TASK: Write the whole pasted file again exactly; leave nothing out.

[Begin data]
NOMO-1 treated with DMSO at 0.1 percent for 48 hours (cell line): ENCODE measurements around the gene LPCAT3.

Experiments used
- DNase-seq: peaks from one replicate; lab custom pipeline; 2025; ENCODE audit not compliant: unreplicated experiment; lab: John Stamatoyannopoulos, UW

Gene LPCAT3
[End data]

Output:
NOMO-1 treated with DMSO at 0.1 percent for 48 hours (cell line): ENCODE measurements around the gene LPCAT3.

Experiments used
- DNase-seq: peaks from one replicate; lab custom pipeline; 2025; ENCODE audit not compliant: unreplicated experiment; lab: John Stamatoyannopoulos, UW

Gene LPCAT3